Having made it back down in one piece, we headed up towards the next part of our Tryfan adventure: The Tower. Our friends were all here, having arrived well ahead of us and having already posed for photos at various parts of the Cannon Stone. And then they'd got held up in a queue.
The Tower is a rocky spur on the northern shoulder of Tryfan, which is climbed via "corridors" that run between the rocks. It offers some fantastic scrambling, but it can be tricky for less experienced scramblers. A slow-moving queue had formed, with more experienced scramblers helping the more nervous over the rocks.
After waiting for a bit, I found an alternative route round, and helped a couple of people up that way. From there it was quite a short walk with occasional rocky scrambly bits to the summit.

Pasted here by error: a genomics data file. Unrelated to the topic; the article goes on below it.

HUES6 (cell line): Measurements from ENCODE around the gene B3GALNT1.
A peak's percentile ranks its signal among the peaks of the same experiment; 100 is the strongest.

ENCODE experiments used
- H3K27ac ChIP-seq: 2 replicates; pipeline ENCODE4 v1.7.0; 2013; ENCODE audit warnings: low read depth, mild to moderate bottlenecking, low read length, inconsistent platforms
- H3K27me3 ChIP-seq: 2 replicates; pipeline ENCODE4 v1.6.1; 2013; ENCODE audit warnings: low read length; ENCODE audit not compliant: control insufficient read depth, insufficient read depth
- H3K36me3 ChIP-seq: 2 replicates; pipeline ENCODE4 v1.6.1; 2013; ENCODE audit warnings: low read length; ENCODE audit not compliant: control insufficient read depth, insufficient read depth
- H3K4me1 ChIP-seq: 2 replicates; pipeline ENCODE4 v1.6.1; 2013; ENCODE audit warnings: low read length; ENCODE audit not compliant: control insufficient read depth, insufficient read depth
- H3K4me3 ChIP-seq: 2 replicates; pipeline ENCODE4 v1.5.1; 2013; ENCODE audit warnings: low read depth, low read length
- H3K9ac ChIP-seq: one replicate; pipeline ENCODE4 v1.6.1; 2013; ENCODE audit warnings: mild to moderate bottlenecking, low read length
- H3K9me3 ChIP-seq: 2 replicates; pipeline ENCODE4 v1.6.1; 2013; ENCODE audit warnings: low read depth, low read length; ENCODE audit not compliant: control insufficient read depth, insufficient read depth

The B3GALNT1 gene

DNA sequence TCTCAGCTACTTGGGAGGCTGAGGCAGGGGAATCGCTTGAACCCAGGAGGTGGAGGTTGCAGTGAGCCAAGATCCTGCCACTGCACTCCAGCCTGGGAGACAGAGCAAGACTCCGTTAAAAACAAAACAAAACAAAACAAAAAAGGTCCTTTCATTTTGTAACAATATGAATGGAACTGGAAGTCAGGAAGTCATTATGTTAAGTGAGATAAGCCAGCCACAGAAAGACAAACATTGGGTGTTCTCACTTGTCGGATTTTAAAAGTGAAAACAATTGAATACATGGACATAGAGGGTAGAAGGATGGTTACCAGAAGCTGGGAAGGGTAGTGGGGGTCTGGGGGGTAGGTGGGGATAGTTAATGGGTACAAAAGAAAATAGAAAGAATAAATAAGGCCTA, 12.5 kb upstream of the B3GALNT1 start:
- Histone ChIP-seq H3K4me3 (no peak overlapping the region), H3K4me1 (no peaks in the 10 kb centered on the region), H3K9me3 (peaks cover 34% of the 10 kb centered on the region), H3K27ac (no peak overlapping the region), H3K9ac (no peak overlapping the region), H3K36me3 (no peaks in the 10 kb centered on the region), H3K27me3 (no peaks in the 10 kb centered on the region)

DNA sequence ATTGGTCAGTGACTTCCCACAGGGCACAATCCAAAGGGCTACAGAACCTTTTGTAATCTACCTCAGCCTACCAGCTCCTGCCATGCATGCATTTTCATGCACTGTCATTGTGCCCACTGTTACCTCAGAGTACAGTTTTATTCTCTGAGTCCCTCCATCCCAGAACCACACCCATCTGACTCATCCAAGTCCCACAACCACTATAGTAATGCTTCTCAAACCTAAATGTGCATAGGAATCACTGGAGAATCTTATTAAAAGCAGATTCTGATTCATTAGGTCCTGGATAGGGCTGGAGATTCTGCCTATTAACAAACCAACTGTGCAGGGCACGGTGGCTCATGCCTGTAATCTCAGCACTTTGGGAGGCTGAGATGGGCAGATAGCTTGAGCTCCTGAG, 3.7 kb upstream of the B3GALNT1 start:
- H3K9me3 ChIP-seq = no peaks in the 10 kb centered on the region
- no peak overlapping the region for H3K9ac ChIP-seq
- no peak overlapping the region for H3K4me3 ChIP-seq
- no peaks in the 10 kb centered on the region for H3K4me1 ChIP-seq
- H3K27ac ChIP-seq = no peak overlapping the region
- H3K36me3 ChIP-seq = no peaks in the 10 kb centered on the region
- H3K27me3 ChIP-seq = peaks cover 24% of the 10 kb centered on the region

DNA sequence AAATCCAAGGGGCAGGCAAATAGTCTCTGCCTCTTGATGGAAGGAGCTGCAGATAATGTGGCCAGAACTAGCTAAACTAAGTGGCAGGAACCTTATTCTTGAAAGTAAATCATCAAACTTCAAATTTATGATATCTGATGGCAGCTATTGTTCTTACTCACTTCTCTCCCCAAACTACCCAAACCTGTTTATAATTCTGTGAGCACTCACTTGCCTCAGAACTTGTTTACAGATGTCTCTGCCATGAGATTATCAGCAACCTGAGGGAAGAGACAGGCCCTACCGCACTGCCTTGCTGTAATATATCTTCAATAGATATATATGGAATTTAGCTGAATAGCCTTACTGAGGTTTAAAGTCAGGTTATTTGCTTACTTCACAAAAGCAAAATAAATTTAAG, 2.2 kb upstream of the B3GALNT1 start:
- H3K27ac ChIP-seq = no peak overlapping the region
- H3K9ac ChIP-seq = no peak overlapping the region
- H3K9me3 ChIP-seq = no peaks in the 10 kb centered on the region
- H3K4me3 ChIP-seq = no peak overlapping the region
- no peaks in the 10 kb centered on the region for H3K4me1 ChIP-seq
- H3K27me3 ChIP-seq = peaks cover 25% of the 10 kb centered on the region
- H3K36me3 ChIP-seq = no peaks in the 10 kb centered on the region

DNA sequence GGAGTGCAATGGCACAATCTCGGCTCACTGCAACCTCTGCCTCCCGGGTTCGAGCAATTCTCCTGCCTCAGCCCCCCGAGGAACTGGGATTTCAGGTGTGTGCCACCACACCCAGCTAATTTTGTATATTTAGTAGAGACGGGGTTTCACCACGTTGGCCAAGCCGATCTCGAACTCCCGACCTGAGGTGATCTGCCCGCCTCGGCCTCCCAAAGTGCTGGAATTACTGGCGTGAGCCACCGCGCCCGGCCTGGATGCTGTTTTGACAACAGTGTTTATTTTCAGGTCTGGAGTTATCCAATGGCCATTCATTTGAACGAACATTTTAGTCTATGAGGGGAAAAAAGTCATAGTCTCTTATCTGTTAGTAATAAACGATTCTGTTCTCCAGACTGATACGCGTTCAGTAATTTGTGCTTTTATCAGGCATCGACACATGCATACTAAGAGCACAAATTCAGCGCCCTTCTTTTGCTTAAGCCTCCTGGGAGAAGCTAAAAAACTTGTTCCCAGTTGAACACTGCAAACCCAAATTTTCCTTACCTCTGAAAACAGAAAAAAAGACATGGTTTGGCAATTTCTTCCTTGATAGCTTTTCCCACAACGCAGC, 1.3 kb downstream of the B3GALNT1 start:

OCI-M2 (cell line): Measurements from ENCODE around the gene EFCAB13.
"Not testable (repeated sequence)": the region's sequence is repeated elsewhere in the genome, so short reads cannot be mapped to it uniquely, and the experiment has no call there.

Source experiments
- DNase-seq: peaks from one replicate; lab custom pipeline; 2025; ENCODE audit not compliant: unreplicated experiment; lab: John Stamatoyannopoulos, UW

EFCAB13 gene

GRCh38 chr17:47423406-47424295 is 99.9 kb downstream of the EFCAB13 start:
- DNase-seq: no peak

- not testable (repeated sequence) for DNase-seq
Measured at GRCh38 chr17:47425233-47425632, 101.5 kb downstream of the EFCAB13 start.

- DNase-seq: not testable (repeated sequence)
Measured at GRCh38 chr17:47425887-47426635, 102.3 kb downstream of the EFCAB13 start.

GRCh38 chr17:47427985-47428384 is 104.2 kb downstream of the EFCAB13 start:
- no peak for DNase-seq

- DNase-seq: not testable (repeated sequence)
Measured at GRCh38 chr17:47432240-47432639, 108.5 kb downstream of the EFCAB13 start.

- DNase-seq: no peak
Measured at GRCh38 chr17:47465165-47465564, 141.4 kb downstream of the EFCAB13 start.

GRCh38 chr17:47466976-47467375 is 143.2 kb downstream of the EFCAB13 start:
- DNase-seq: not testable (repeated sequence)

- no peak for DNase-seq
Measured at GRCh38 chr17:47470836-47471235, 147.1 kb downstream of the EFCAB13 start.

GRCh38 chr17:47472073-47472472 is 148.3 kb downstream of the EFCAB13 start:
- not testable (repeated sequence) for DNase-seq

Hungry gull at the summit of Tryfan. It did get a share of our lunch!
Adam and Eve
The summit of Tryfan is dominated by a couple of rock pillars of roughly equal height, known as Adam and Eve. Jumping from one to the other is said to earn you "the freedom of Tryfan" whatever that is! It could also earn you a few broken bones (or worse).
I didn't even consider trying the jump, and sat down with most of my friends to enjoy lunch.
A couple of our group climbed up onto Adam and Eve, and two people did the jump. Alastair was one of them.
Alastair claiming the Freedom of Tryfan.
After lunch, we wearily made our way down the rocky south face of Tryfan. Our original intention was to scramble up "Bristly Ridge" on the neighbouring peak, Glyder Fach, but no one seemed to have any energy left after our Snowdon adventure the day before. So we made our way back down along the western foot of Tryfan to the car park.
I will definitely visit this beautiful area another time, to do more Tryfan scrambles and Bristly Ridge.